Renewable energy sources: where to invest? Countries with the highest demand and best conditions

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Electricity is used in almost all walks of life. Industry, administration, health care or trade cannot do without electricity; Moreover, each person needs not only at work, but, above all, in his house, in constant access to electricity. Given the ever-growing demand for electricity and aware of the harmfulness of coal-fired power plants, governments of individual countries are increasingly making decisions about investing in renewable energy sources (RES). Which countries were considered the most attractive for this type of investment in the energy sector?

Ernst & Young Global Ltd, one of the four largest financial auditing companies in the world, presented another report, in which the countries most attractive from the point of view of investment in renewable energy were placed.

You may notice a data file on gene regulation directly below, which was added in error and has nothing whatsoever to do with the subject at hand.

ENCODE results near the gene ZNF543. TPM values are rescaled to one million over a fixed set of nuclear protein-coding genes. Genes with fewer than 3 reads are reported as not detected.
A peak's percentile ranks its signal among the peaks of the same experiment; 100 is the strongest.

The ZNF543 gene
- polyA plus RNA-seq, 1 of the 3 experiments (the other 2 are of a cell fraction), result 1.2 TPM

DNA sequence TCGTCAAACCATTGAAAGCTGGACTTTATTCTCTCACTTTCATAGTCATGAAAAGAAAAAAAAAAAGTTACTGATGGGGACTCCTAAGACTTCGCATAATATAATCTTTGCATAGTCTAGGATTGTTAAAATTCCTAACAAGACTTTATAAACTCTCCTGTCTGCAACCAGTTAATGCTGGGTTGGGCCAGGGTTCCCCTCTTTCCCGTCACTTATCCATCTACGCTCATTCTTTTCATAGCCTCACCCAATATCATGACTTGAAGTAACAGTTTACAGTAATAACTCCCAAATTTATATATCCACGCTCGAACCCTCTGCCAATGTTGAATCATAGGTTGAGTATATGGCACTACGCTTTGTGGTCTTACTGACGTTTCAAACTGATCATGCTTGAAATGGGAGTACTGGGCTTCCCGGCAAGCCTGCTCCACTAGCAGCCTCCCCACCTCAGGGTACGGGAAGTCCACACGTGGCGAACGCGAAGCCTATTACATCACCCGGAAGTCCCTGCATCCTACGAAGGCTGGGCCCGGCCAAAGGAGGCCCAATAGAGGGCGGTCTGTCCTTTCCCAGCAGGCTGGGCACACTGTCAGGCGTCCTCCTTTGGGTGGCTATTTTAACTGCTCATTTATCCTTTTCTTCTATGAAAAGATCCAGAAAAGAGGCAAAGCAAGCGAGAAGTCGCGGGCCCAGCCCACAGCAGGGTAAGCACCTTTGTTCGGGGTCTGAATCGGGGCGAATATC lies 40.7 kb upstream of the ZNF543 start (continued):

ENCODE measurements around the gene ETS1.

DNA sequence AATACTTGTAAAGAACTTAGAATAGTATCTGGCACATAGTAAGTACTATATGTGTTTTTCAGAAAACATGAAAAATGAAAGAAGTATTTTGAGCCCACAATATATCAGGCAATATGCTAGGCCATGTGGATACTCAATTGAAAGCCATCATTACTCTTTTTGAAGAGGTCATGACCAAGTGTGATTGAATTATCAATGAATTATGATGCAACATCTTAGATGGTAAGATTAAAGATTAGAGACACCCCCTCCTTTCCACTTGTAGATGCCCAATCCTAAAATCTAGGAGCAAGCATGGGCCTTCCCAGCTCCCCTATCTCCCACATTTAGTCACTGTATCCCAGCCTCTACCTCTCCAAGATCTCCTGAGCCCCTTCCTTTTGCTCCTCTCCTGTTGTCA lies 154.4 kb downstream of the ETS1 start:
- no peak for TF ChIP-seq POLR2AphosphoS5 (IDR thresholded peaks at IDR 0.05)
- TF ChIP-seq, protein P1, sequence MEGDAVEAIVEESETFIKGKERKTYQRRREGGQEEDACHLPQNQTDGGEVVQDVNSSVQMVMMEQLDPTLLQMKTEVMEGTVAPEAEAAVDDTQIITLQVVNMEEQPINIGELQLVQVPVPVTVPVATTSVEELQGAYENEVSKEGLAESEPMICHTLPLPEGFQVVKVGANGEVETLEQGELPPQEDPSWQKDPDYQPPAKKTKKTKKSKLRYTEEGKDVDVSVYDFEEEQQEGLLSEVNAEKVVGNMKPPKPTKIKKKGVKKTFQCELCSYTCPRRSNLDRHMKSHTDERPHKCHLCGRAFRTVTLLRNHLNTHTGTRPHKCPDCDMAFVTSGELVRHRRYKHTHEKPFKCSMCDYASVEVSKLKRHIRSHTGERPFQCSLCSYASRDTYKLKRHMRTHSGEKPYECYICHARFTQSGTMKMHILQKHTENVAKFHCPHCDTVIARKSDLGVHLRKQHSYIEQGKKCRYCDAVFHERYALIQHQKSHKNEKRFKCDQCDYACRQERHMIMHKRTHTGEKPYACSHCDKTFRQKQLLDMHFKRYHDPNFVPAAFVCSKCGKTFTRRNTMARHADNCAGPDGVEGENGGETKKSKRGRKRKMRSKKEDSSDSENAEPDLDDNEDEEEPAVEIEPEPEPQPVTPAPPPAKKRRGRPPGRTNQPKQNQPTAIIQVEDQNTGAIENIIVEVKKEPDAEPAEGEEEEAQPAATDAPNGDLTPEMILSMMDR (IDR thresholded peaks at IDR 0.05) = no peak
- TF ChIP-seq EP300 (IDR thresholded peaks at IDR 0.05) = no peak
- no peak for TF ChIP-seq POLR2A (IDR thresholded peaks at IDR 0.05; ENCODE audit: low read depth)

The attractiveness index, according to which individual countries were ranked, was calculated based on the answers to five questions:

Is there a long-term need for an additional or replaced energy source in the country? If so, does everything really mean that it is a renewable source?

Does the current energy policy support or block the use of renewable sources in this country?

Will new projects receive support in the form of long-term contracts, existing infrastructure and technologies used?

How is the idea of ​​using “green” technologies in this country formed?

Does the macro-stabilization of the state and “climate” of investments in energy investments using renewable energy sources work positively or negatively?

1. China

Although the International Energy Agency reported later this year that 75% of China’s energy needs cover coal-fired power plants, the country is determined to switch to renewable energy sources. So far, he has invested more than 126 billion dollars in it, which is more than in any other country in the world.